I Think Therefore

“I think,” said Descartes, “and therefore I am.”
declared many years ago, way before spam.
It predated facebook and twitter and tweet,
when only the lonely thought thought was a treat.
Today there is seldom an unspoken thought;
a trait to forsake for the misery it’s brought.
We rarely do think before voicing our quotes,
instead simply living with unthoughten spokes.
So if you must speak before finding the grave,
remember Descartes and the wisdom he gave.
If thinking is being the am I have got,
I therefore must think I’m no am I am not.
Then thinking I’m thinking I think is a sham,
and thinking I’m not is not thinking I am…
I think.  Oh rot!

Sheep Got Teeth

Sheep got teeth.
They’s on the bottom.
On the top
They ain’t got’em.

I like sheep,
They’s wooly neat.
I shearly like their
Two-toed feet.

They got good ears,
They herd a bunch.
And sheep can bleat
While munchin’ lunch.

But somethin’
Baaathers sheep a lot,
It’s flossin’ teeth
Which they ain’t got.

And that is why,
When you can’t sleep,
You never count a
Smilin’ sheep.


Four Hundred Squirrels

Four hundred squirrels ran up the tree
And on its branches leapt.
Four hundred squirrels ran over me
Below them as I slept.
Four hundred squirrels laughed noisily
Where solitude had been;
Four hundred squirrels shot off the tree
With Daddy’s old four-ten.


Don Shook, past president of the Fort Worth Poetry Society and founder of The Actors Company, is a writer, actor, director and producer who worked with such stars as Dick Clark, Cybil Shepherd, and Debbie Reynolds.  Formerly with NBC, he has performed in theatre, film and television across the country including opera at Carnegie Hall, New York and as resident performer at Casa Manana Musicals in Fort Worth. Author of a recently published novel “Bluehole” and three poetry books, he was selected 2009 Senior Poet Laureate of Texas.  Don Shook Productions offers entertainment ranging from murder mysteries to one-man dramas.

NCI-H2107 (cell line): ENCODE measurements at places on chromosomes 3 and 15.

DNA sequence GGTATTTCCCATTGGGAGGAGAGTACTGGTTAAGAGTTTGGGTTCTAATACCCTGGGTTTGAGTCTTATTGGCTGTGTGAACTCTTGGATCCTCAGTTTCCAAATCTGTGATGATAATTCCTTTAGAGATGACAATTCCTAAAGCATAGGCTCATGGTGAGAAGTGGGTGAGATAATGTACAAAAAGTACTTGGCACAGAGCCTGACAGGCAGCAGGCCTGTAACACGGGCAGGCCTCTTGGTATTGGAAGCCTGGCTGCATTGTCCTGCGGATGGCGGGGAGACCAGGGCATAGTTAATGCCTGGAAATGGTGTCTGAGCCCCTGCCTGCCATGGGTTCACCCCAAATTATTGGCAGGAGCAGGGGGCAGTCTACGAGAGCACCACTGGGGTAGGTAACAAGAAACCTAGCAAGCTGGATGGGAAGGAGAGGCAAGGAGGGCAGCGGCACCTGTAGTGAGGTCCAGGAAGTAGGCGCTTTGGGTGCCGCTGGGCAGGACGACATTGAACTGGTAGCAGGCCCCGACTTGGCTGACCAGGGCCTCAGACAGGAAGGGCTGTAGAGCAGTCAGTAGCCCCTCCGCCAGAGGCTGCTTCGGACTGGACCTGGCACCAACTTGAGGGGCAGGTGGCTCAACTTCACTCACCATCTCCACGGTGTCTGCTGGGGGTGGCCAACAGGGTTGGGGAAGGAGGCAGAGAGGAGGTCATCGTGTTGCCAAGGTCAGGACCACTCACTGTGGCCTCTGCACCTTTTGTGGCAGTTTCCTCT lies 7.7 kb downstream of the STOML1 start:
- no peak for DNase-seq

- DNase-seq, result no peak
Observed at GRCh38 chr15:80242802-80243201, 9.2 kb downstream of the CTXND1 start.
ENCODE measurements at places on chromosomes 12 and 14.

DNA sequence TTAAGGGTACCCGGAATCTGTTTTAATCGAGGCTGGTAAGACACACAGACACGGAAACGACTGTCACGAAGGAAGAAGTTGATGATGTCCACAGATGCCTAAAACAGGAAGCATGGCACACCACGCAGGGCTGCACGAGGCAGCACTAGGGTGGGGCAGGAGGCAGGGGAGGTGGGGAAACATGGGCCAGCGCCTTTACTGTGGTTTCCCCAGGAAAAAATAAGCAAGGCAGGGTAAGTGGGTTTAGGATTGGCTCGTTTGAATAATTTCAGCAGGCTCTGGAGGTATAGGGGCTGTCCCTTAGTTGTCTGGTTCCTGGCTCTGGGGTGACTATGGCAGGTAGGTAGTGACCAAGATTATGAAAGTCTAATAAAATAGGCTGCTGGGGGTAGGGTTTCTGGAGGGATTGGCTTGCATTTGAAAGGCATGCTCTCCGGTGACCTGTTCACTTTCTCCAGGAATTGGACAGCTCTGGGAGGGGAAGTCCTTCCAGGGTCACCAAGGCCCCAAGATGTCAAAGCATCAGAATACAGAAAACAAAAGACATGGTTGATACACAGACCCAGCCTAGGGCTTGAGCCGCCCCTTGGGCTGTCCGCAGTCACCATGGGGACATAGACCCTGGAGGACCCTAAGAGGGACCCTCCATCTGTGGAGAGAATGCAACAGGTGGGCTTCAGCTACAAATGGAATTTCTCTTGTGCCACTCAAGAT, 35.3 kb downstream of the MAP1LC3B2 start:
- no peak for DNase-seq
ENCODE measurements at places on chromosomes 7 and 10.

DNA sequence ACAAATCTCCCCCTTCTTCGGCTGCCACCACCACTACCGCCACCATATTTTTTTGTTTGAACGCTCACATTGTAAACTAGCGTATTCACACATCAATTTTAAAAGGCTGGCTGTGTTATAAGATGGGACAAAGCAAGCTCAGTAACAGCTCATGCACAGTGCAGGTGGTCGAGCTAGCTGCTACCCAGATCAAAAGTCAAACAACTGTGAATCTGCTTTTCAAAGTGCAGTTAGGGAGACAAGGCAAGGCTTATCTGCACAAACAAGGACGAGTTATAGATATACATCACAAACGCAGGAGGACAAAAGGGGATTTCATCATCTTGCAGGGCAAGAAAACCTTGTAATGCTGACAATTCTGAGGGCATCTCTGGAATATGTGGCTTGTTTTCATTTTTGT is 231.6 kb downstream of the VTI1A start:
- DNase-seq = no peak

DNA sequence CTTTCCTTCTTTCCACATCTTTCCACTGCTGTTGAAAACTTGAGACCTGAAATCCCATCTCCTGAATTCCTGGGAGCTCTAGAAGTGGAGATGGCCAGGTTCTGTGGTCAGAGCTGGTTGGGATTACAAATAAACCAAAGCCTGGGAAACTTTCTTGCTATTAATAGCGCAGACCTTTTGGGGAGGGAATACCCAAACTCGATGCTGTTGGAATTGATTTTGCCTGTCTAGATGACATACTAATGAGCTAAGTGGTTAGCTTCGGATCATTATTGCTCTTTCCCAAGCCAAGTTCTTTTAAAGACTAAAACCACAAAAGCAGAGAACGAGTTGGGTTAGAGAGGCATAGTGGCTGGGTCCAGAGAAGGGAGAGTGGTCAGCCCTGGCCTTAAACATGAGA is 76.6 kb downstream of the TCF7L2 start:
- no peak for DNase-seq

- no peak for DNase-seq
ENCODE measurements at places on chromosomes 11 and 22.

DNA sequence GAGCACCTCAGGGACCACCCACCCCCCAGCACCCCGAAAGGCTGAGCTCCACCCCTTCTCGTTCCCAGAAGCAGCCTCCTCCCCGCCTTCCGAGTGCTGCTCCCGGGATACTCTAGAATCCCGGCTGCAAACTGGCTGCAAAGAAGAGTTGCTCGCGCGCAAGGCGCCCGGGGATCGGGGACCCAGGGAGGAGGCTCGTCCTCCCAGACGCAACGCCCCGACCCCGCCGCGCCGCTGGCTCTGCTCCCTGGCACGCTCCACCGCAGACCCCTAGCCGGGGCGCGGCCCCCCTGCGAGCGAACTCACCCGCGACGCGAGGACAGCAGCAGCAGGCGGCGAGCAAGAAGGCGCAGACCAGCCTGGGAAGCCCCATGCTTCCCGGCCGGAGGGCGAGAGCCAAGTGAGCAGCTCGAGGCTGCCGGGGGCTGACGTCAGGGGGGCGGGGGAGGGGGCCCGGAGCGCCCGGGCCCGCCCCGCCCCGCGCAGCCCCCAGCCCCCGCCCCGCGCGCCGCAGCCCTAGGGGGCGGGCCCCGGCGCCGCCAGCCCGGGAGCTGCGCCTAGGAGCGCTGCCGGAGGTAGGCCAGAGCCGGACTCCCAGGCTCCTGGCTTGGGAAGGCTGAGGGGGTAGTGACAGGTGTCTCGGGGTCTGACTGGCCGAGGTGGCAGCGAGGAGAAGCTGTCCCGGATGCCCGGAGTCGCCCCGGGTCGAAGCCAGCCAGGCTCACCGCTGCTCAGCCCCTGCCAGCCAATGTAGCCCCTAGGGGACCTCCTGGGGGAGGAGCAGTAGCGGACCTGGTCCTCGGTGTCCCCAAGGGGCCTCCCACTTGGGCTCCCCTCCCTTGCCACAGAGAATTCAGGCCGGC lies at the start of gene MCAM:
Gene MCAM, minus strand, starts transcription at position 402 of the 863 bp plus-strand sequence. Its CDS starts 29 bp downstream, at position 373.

Featured Image: “Portret van Rene Descartes” by Frans Hals

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5 Responses

  1. James Ph. Kotsybar


    We prove our own existence to ourselves
    by pointing to the fact (?)
    that we can think,
    but looking through all the libraries’ shelves,
    we find no definition
    down in ink
    of how it’s accomplished
    or even what thought is,
    and thus we fool ourselves.

    Of course, we assume
    we know the terms we use,
    but we’ve put Descartes
    before the horse.
    Cogito cogito,
    but there’s no proof.
    Quod erat demonstrandum
    is unknown.
    The very thought of thought’s some sort of spoof;
    there’s nothing about thought that can be shown.

    I doubt Descartes’ dictum
    will stand time’s test;
    thought as a premise
    is absurd at best.

  2. Cees Wilerd Bui

    Portert van Rene Descartes

    Franz Hals’ rendition of Descartes shows, in his pose,
    the arched eyebrows above the thoughtful, round, brown eyes,
    the wrinkles faint below, the large and bumpy nose,
    the graying whiskers that his lips enclose, the chin’s large size,
    his face encased in long brown, falling, curling hair,
    beneath a starched and bright white collar’s square, which lies
    upon a cape of ebony, a black roquelaire
    perhaps. He holds his hat, black too, in his right hand.
    His arrogance and confidence infuse his stare,
    the man who thought and brought geometry’s great land
    to algebra, so clearly and distinctly, Hals shows
    the man, against a gray background of cool command.

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